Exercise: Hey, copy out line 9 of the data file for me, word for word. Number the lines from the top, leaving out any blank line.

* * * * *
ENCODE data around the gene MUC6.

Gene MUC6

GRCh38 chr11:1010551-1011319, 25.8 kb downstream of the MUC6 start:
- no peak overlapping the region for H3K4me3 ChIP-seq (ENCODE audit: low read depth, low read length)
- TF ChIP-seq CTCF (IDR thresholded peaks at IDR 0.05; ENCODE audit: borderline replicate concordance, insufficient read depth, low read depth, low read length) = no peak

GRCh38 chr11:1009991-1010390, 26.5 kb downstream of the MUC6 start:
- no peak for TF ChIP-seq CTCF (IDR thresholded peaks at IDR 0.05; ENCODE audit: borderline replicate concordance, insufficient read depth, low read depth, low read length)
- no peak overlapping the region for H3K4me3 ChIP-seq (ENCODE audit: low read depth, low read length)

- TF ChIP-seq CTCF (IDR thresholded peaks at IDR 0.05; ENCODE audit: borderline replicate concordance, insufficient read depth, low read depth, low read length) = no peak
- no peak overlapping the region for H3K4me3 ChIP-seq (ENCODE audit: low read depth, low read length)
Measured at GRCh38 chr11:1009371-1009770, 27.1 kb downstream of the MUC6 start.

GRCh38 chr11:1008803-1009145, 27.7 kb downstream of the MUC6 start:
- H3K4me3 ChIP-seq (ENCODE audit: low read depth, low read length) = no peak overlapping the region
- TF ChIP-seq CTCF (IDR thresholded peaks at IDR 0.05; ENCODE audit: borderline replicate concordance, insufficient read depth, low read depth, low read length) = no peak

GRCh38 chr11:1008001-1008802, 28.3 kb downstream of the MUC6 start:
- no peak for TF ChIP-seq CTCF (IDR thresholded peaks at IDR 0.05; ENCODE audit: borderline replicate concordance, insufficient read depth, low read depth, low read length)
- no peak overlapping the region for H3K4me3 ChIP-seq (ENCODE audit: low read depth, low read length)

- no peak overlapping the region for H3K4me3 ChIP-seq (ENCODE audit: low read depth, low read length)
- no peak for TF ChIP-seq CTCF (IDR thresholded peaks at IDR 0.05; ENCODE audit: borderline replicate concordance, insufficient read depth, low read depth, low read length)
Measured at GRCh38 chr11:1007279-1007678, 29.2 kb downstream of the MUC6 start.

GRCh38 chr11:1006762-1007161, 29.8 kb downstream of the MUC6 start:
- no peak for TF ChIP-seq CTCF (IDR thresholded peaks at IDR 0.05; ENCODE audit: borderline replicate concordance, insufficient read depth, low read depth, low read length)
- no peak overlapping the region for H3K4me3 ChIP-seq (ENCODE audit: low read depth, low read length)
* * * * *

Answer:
- TF ChIP-seq CTCF (IDR thresholded peaks at IDR 0.05; ENCODE audit: borderline replicate concordance, insufficient read depth, low read depth, low read length) = no peak